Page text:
Although Paul Epworth made the incredible ‘Skyfall‘ for Adele this year, this is more likely to go to Jake Gosling, a seasoned producer who, last year, was the man behind the music for Ed Sheeran, One Direction and Paloma Faith.

British Single

Adele, Skyfall
Alex Clare, Too Close
Coldplay + Rihanna, Princess of China
Rita Ora/DJ Fresh, Hot Right Now
Emeli Sandé, Next To Me
Florence+ the Machine, Spectrum
James Arthur, Impossible
Jessie J, Domino
Labrinth ft. Emeli Sandé, Beneath Your Beautiful
Olly Murs, Troublemaker
Rita Ora, RIP
Rizzle Kicks, Mama Do The Hump
Robbie Williams, Candy
Rudimental, Feel the Love
Stooshe, Black Heart

This long list will probably come down to ‘Skyfall’, ‘Next To Me’, ‘Domino’, ‘R.I.P.’ and ‘Mama Do The Hump’. Although ‘Skyfall’ could be a close competitor, this one looks set for Jessie J, considering she missed out on her nominations last year, and that Domino was the biggest selling on the list – also boasting over 100 million views on YouTube.

International Female

Rihanna
Alicia Keys
Cat Power
Lana del Rey
Taylor Swift

Taylor Swift has made huge gains in the British mainstream in 2012, and Lana del Rey has continued to secure her music and style on the airwaves and magazine covers. But having beaten off Beyoncé and Lady Gaga to win in 2011 and 2012, we see no reason why this won’t complete a hat trick for Rihanna.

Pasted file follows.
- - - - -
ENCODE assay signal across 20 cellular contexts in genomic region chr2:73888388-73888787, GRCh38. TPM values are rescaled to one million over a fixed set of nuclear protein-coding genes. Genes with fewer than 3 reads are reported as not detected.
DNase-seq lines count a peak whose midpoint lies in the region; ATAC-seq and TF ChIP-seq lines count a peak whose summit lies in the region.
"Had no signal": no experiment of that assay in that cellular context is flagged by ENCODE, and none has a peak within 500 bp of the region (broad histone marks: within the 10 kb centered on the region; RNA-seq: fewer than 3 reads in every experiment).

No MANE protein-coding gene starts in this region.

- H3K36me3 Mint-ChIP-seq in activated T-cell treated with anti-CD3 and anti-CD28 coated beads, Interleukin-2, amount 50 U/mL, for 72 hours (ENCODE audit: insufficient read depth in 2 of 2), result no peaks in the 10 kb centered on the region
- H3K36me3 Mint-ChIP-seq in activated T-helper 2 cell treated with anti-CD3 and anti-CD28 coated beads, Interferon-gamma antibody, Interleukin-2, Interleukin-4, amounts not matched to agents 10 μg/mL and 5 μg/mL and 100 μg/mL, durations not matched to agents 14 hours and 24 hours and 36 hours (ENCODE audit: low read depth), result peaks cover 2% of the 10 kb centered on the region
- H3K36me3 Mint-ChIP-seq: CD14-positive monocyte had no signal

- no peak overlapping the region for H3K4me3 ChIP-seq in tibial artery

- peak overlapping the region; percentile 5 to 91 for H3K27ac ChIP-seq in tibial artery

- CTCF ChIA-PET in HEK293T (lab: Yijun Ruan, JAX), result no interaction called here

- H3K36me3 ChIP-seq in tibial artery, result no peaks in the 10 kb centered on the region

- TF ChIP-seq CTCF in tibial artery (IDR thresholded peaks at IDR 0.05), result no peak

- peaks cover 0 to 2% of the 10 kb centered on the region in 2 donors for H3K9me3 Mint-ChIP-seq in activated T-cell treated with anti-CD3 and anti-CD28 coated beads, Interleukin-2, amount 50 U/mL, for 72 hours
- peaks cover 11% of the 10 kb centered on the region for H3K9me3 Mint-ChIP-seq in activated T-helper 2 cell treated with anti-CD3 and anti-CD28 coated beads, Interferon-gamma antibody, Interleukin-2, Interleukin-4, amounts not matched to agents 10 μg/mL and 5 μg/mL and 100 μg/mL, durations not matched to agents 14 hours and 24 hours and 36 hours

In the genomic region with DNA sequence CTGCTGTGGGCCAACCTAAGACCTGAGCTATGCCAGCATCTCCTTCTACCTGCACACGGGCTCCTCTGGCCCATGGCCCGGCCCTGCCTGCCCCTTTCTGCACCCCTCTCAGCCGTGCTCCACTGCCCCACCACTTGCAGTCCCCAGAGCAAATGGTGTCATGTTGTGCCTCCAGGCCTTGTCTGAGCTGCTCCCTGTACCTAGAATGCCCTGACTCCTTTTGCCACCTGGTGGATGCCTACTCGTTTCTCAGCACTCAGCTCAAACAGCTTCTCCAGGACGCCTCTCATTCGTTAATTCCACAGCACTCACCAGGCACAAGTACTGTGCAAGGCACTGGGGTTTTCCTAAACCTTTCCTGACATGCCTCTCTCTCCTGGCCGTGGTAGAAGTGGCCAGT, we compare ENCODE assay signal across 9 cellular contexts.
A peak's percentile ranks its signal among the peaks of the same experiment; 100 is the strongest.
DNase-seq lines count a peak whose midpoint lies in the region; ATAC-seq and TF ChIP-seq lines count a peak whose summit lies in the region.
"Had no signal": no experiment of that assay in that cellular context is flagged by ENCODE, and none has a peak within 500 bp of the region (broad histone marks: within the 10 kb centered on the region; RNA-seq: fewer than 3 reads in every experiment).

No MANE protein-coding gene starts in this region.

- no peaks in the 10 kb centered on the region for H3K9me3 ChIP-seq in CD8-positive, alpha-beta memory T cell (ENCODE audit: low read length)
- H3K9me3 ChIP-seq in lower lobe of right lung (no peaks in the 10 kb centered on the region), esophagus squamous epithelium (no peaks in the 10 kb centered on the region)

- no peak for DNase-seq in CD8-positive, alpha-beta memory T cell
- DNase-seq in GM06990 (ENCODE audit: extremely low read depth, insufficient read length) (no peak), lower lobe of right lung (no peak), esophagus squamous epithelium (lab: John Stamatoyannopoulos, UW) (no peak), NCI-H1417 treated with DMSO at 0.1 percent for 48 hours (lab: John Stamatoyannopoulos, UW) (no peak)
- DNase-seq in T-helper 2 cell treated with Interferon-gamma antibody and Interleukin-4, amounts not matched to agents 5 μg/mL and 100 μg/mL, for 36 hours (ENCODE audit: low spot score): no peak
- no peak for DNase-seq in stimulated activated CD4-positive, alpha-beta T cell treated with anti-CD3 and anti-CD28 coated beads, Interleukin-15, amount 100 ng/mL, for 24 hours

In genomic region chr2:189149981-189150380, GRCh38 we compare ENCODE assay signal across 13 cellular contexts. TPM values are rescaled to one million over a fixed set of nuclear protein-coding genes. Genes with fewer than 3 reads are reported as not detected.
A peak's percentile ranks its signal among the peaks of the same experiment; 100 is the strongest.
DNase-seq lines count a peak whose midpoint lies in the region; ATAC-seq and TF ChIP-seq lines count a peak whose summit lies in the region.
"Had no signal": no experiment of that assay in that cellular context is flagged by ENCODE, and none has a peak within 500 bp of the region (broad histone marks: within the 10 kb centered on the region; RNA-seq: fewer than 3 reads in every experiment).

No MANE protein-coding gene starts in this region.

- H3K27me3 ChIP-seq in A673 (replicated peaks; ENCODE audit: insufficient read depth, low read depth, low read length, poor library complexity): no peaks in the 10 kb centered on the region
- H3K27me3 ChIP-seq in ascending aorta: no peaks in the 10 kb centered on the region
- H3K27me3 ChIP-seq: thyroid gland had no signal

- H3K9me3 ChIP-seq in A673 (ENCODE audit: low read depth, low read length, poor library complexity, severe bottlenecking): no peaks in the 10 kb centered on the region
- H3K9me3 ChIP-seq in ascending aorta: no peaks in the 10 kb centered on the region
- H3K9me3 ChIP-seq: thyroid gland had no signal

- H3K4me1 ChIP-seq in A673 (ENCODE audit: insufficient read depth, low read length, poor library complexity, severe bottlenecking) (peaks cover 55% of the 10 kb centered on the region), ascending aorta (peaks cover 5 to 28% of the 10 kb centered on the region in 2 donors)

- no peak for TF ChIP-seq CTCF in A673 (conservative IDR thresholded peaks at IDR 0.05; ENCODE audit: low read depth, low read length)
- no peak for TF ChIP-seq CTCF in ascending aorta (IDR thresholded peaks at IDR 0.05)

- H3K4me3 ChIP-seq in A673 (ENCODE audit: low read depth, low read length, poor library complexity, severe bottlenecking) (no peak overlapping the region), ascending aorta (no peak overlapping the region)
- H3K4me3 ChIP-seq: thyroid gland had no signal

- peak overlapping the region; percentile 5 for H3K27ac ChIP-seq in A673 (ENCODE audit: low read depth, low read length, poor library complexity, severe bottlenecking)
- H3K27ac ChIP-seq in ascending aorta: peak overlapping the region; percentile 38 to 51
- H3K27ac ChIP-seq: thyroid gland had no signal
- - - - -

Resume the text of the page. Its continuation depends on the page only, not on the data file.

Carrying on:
International Group

Alabama Shakes
Black Keys
Fun
Killers
The Script

The Script have had a bit of a revival following Danny’s appearance on The Voice, but this one is set to belong to Fun.

International Male

Bruce Springsteen
Frank Ocean
Gotye
Jack White
Michael Bublé

Although he’s the least likely to win, Michael Bublé outsells the others in this category massively, and is a commercial favourite. Frank Ocean is the big name to drop at the moment, following the critical success of Channel Orange, he looks set to clean up at the Grammys. But considering the success of his comeback album, Wrecking Ball,and his UK tour last summer, this one should go to the legendary Bruce Springsteen.

British Album

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Emeli Sandé
Mumford and Sons
Paloma Faith
Plan B

This is the big one. The cream of the crop. The one that everyone cares about. There’s a sliver of possibility that this might go to Mumford and Sons, but considering it’s the best selling album of the year, and has been promoted like a global religion, this one is most likely going to be the finale of wins for Emeli Sandé.